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Racing is training, too.

By October 27, 2015Food for thought
Katie Arnold

Last month I ran my second half marathon, the Santa Fe Thunder, as part of the Verde Juice team. Though I log 50+ mile weeks training for ultra trail marathons, including a 50-miler in December, the prospect of running 13 miles on asphalt was daunting. I worried about getting hurt pounding the pavement. Most of all, I worried about speed. Ultramarathons are all about long, steady—i.e. slow—distances. In a race this short, I’d have no excuse for not going fast.

Over the years, I’ve learned that first step to running any race is to go in with the right attitude. Negativity and resistance create tightness in the body that can lead to injury. I knew I needed to trade my fear for an open mind. Racing, like running, is a journey that carries you some place you’ve never been. If you pay attention, you will always learn something new, about running and yourself.  .

It’s also important to set goals or intentions for races.This helps you focus your training and gives you something concrete to work toward. Unlike shorter distances, ultras have so many variables—extreme terrain and weather, altitude, physical and mental obstacles, gear issues—that I tend to keep mine simple:  Finish. Don’t get hurt. Stay open to the wonder. For the Thunder, I added: Practice using shorter races as speed training for ultras.

The starting area was mobbed on race morning. A contingent of elite Kenyan Olympians paced the front of the starting corral. I knew there was no way I could keep up with them. The real challenge would be to hold myself back from trying.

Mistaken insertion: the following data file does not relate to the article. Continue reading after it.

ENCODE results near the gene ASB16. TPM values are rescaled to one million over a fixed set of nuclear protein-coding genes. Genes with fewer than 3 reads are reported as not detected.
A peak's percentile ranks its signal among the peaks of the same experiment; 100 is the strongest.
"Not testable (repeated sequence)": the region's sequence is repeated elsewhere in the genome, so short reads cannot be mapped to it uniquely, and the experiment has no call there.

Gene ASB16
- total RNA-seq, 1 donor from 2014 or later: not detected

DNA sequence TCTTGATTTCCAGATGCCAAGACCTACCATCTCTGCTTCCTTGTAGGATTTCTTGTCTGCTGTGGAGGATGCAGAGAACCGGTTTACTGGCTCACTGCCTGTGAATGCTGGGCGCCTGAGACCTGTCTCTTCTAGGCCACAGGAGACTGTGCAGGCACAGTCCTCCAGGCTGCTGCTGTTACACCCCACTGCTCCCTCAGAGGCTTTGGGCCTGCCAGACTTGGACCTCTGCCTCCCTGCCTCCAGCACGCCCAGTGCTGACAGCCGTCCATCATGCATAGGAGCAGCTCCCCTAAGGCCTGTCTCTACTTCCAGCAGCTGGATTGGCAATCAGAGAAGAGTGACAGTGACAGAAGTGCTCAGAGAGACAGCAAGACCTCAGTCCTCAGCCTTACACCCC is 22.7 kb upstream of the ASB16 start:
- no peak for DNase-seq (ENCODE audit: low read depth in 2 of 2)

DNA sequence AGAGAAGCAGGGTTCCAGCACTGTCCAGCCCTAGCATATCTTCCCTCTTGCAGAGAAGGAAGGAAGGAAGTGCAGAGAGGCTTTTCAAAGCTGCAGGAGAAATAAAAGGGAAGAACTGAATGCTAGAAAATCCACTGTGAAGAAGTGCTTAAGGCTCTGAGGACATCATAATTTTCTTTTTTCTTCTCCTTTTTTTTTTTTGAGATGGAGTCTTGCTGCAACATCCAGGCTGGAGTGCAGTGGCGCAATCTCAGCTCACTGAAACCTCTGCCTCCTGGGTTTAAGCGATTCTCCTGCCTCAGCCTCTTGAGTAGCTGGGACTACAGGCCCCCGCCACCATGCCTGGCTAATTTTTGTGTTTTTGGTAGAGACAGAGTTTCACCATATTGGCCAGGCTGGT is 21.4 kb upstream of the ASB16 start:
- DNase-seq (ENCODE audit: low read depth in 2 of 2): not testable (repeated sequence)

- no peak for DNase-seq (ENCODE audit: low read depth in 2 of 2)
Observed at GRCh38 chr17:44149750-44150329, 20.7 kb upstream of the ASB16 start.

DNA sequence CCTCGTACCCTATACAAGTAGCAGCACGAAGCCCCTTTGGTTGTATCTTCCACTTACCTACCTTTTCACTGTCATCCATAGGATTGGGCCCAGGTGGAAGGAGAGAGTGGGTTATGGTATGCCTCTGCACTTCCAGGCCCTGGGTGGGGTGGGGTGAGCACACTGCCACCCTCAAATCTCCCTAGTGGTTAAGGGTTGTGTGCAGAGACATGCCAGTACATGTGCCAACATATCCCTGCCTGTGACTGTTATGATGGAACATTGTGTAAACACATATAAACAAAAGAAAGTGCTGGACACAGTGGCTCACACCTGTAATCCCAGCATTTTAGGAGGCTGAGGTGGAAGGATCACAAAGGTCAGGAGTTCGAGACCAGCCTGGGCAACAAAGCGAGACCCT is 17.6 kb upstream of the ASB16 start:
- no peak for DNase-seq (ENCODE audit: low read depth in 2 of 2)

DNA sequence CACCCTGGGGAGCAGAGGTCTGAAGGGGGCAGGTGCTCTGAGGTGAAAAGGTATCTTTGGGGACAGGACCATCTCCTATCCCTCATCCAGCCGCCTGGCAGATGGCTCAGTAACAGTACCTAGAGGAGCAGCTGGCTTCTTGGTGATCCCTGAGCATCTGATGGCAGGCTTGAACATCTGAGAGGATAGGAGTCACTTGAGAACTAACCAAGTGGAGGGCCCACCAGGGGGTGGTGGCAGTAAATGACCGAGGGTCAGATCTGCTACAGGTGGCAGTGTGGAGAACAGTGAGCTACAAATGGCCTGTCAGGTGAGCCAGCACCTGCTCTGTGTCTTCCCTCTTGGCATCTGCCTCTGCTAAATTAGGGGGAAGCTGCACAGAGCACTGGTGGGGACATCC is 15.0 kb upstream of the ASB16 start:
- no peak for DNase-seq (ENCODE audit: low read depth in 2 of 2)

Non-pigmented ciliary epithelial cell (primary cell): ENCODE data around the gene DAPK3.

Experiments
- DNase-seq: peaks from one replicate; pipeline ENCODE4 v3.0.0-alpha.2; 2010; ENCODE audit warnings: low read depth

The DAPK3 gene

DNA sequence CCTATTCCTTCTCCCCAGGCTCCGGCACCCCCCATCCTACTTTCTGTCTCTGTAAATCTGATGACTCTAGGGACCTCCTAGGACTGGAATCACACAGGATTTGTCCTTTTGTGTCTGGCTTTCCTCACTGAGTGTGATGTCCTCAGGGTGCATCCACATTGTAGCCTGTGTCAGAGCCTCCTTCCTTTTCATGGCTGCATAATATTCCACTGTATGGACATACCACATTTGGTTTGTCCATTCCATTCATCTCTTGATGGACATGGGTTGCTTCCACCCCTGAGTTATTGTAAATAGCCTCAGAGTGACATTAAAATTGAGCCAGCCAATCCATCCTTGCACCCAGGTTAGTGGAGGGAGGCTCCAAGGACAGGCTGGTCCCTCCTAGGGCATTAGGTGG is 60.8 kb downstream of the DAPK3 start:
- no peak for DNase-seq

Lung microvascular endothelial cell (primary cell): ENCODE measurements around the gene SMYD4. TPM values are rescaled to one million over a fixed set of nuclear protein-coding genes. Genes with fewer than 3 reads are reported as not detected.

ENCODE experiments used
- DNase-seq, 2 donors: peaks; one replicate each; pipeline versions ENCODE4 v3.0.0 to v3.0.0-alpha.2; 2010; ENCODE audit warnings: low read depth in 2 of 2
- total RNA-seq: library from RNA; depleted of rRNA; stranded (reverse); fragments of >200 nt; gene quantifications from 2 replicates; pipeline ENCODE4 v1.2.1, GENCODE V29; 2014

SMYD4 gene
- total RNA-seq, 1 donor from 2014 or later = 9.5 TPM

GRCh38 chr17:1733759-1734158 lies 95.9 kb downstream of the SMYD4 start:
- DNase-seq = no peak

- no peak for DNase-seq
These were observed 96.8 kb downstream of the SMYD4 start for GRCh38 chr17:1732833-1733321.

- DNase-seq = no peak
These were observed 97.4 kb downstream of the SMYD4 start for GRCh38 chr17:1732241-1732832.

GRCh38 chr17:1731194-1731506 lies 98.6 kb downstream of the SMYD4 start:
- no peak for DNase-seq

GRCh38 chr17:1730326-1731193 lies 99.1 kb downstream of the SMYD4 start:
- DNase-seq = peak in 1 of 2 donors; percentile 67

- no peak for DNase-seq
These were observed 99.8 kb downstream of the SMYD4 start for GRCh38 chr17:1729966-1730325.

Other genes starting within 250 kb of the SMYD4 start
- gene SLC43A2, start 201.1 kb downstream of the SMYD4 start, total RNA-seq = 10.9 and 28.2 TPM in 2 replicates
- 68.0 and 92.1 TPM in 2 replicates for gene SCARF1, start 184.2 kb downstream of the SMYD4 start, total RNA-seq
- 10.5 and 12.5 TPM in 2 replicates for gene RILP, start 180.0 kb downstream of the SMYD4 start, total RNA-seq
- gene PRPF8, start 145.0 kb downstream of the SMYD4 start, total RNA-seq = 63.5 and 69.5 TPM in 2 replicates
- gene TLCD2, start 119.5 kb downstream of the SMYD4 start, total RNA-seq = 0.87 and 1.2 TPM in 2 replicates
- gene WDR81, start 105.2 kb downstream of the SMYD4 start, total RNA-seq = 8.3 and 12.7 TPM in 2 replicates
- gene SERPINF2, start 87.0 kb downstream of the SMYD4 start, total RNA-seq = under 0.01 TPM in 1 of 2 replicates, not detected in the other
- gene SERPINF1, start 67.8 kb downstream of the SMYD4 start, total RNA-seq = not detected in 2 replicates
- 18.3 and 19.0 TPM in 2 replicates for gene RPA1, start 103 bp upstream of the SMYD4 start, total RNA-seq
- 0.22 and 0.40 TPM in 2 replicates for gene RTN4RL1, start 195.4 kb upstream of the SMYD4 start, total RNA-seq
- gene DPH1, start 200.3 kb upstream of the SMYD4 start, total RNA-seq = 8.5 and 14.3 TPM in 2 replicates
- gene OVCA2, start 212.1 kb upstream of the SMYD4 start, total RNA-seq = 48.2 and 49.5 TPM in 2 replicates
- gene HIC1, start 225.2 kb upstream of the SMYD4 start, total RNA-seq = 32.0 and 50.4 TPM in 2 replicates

As soon as the gun went off, the course began its steady climb to the high point, two miles to the crest of Old Taos Highway. I settled in and tried to find a sane pace I could sustain to the top without flaming out. At the ridge, the road curved steeply downhill. I knew if I ran it too fast I would waste my quads, so I held back just slightly, maybe 15 percent. Every time someone passed me and I felt the competitive side of me wanting to surge, I practiced reigning myself in. Soon I came to like this feeling of deliberate restraint, knowing that I had a reserve if I needed it.

Never before had I felt so hyper-focused in a race. There was no time to let my mind wander, as I like to do in ultra distances, where the sheer magnitude of the effort makes you feel like you’re hallucinating, transcending physical suffering into a kind of soaring mental freedom. There was no time to stop and knead my cramping quad as I would have in a 50-mile race, so I eased off my pace slightly and talked to myself instead. “You are strong, you are strong,” In races of any distance, visualization can be key in helping you reach your goals.

Ahead, I could see the blocky tower of Buffalo Thunder. One reason I love ultramarathons is because you can have a huge adventure on the trails and usually make it home in time for dinner. Now I saw the obvious appeal of half marathons: You can race hard and still get back before brunch.

I crossed the line in 1:27, good enough for eighth woman behind a strong field of elite road runners. My deliberate restraint had paid off—my legs felt surprisingly strong. And, best of all, I learned what it feels like to run fast within my own body, self-contained and steady, not swept up in competition or ego, awake and grateful for what the day had to teach—wisdom I know will come in handy in running as in life.

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